There’s something about the fall of the year that energizes me. Even now, with the equinox only a few days past and the temperature here in Northern California more like midsummer than autumn, I’m shot through with a mental and physical fizziness that I can barely contain. It’s nothing new, of course. I’ve been this way when autumn starts all my life.
Why? Well, I used to think it was because of my birthday in October. That was when I was much younger, though. Today, I just accept my upcoming birthday with as much grace as I can, considering I’ve just completed another year toward old age.
So if it’s not the prospect of a party with presents and cake and ice cream, what is it about autumn that jazzes me up? Perhaps it’s that the angle of the sun has shifted a little, making it a bit less bright, a bit less searing, a bit less overwhelming. Maybe it’s the fact of nightfall coming a few minutes earlier each evening, and the fact that dawn doesn’t actually break now until after 6 a.m. There’s a dusty, slightly spicy scent in the air that unmistakably signals “fall,” and a few nights have cooled down to the point that the smell of frost tickled my nose. With the exception of this week, the days have been cooler, too, and some of the trees have started turning colors.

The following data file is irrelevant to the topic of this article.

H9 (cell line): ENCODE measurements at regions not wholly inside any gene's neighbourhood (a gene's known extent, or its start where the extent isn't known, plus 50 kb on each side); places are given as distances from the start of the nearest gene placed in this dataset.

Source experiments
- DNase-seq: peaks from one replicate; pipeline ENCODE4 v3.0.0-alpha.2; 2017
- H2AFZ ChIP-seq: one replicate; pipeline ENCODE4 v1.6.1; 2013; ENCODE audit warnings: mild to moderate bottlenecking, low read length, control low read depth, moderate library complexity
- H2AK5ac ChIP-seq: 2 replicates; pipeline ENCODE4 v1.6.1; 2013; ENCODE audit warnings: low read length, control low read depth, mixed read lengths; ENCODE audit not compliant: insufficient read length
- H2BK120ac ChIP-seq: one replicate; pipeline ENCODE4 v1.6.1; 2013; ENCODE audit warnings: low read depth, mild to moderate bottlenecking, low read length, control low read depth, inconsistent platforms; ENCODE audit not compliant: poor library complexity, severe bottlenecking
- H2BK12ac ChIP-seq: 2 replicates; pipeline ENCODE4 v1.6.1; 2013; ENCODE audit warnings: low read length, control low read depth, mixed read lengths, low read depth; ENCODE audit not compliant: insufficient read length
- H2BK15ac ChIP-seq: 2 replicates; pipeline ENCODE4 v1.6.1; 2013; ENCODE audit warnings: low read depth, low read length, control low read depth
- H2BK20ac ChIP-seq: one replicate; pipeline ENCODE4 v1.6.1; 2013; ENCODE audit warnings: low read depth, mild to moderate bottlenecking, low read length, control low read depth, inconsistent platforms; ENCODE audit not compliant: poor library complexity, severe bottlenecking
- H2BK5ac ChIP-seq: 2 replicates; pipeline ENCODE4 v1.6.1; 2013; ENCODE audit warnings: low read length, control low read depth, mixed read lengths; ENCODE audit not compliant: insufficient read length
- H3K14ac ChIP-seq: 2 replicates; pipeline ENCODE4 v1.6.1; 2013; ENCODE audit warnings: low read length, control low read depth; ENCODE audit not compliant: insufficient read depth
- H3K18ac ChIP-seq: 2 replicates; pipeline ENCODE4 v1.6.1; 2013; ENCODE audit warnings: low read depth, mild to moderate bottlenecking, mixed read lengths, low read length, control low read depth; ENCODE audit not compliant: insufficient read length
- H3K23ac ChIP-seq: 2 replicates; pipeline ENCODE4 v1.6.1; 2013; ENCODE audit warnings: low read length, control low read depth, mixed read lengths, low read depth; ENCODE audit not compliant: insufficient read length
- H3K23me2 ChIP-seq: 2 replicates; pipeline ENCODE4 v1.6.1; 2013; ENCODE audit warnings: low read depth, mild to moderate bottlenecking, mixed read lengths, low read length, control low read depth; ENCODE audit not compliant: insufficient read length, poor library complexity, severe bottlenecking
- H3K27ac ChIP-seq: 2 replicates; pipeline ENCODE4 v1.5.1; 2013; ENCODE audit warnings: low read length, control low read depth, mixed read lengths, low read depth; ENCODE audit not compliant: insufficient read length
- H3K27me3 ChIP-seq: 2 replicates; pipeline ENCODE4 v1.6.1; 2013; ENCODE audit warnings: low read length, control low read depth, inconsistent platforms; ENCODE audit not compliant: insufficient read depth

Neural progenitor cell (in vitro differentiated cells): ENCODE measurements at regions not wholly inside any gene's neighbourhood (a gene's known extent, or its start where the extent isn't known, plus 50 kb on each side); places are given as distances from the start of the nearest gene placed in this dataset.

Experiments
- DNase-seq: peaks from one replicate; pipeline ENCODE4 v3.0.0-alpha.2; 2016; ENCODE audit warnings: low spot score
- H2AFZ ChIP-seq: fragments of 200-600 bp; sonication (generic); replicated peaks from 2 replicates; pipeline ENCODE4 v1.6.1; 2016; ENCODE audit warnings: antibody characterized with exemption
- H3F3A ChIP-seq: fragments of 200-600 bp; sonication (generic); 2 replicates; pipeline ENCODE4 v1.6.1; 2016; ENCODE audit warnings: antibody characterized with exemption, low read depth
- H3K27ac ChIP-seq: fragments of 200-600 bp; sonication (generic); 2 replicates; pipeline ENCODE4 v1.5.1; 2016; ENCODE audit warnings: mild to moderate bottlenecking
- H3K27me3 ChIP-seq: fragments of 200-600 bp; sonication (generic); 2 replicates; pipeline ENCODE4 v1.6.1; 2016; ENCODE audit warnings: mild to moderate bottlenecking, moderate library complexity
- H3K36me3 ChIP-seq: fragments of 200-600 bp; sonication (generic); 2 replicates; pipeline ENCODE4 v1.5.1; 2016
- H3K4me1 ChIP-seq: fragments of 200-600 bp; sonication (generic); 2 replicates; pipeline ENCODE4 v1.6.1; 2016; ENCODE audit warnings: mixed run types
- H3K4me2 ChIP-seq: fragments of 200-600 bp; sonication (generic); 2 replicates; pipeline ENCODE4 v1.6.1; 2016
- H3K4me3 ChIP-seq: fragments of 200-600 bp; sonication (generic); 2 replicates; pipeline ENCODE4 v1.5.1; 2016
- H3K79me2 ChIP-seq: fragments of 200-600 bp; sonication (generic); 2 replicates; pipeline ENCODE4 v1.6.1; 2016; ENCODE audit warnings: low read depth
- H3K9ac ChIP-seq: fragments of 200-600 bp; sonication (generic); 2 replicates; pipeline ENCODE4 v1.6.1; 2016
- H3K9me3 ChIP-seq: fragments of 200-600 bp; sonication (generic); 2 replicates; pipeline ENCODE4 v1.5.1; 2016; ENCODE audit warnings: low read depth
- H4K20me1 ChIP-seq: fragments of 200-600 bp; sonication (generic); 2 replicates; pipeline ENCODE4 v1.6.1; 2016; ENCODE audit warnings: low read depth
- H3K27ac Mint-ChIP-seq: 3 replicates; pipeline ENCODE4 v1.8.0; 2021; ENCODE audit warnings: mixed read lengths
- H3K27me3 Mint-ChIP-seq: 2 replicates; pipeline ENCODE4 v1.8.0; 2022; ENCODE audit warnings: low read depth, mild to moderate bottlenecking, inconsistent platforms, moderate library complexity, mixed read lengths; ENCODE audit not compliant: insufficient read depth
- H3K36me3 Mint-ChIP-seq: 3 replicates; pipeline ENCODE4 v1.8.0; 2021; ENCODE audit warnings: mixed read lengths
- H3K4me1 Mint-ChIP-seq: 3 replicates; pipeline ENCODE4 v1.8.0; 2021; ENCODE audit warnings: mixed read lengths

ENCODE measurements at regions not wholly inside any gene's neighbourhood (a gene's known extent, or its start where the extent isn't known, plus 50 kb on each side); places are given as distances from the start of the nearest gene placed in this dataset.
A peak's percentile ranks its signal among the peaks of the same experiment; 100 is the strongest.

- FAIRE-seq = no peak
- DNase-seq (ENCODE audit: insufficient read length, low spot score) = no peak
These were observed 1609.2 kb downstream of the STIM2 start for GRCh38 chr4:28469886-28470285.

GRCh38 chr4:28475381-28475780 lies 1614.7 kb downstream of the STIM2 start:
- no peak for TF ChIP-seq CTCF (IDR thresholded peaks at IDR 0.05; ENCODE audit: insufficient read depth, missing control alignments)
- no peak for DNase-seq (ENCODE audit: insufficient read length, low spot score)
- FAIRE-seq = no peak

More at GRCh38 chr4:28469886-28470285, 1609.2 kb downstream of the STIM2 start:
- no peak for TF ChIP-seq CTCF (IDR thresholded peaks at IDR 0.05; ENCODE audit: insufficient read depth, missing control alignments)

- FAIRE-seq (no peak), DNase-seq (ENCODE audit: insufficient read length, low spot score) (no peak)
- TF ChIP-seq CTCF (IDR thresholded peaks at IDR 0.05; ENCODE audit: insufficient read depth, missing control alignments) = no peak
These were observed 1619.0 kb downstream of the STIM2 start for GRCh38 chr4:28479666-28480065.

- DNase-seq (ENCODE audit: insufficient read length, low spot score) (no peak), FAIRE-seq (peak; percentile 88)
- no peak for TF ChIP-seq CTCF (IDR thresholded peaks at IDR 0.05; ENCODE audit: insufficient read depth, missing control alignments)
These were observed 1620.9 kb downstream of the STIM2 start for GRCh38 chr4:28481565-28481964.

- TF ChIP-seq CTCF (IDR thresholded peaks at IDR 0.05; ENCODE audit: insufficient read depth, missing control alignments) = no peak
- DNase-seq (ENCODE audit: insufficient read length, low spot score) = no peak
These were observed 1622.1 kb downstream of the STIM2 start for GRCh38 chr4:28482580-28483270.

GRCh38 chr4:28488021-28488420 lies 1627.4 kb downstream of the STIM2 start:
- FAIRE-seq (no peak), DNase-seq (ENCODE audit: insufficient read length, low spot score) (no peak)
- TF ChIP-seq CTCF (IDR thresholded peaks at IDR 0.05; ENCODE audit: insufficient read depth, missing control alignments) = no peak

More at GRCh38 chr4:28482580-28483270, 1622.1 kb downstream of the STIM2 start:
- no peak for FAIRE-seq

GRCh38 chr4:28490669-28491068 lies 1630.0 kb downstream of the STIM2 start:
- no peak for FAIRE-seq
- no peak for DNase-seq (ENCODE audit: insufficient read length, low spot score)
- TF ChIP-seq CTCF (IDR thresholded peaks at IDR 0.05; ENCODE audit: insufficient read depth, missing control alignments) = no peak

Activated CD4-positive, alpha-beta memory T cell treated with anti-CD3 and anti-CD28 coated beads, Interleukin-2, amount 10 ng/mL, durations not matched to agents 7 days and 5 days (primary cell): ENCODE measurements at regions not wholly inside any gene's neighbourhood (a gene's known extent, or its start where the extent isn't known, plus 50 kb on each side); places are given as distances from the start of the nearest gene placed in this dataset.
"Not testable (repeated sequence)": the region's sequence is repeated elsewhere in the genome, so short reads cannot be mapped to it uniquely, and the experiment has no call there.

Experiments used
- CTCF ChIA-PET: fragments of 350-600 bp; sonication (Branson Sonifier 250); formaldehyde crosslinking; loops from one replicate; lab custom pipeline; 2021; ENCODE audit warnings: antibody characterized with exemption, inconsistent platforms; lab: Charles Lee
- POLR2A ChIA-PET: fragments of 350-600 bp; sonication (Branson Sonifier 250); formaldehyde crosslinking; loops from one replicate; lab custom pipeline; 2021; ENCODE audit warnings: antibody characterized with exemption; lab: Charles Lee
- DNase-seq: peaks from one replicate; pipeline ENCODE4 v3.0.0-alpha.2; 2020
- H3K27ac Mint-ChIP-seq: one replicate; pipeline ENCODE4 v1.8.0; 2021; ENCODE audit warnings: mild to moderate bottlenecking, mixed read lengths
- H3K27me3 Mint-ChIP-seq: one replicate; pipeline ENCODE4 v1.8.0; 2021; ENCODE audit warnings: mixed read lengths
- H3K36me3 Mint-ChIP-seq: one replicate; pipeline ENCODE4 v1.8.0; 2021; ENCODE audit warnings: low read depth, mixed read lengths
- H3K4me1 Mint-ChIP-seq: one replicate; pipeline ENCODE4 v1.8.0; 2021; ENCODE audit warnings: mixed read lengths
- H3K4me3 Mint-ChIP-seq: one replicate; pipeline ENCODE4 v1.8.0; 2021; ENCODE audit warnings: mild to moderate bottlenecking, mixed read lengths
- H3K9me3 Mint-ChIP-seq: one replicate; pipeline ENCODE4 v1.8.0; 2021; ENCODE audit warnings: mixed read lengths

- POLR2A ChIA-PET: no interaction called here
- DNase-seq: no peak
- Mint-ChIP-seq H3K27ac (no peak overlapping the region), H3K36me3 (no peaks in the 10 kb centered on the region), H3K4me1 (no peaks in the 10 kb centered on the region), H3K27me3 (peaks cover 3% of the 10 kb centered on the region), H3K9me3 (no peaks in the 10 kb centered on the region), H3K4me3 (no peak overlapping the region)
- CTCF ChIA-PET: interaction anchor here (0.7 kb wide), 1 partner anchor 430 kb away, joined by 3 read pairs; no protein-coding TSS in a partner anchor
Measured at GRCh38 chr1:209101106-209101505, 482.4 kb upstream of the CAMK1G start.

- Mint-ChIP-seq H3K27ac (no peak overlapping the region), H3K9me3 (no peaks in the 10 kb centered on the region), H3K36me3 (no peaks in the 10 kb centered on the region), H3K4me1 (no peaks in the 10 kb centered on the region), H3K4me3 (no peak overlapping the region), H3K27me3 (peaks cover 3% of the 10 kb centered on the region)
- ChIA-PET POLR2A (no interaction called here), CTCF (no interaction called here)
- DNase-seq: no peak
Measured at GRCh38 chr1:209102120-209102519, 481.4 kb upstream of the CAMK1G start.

Canada geese in pairs and in small flocks pass by overhead, honking as they fly south. Sandhill cranes ride the thermals as well, their calls strange and haunting as they pass through without stopping. The gangs of robins that inhabit the tall laurel hedge along my driveway throughout the spring and summer have quieted, their numbers dwindling as they move down into the great valley ahead of the sharp mountain cold. And the deer that inhabit the forests all around us are on the move, as well. Unfortunately, I see them most often as mangled corpses along the side of the highway, the sad victims of speeding cars.
This surge of autumn energy is serving me well. It’s waking me early, pushing me outdoors. It makes me pick up the broom and sweep the dusty, spent detritus of summer off the walkways and patios. I’m compelled to neaten things up in anticipation of the glorious fall colors just waiting in the wings. I’ve even started thinking about Halloween, and what to put on our Thanksgiving dinner menu this year.
And amid all this I’m marveling at my body’s dogged resilience. I have rheumatoid arthritis and I’m in my middle 50s now, but I’m stronger and more energetic than I’d have believed a year ago. It seems that the medications I’m taking each day to fight the inexorable advance of the RA are working. Sure, I still have pain, but it’s mainly in my hands and wrists, and most of the time it’s bearable. Sure, I’ve developed bursitis in my hips, but that pain, too, has been relatively mild. I’m grateful.
Nevertheless, when I went out to stack more firewood this morning, I stopped after filling just one rack. My hands were good, but my hips were sore and I could feel myself tiring much more quickly than I did yesterday and the day before. My body was telling me to take it easy, to choose other, less strenuous chores for the day. I listened. The pile of firewood will still be there, ready for stacking, tomorrow. And autumn, my favorite time of year, has only just begun.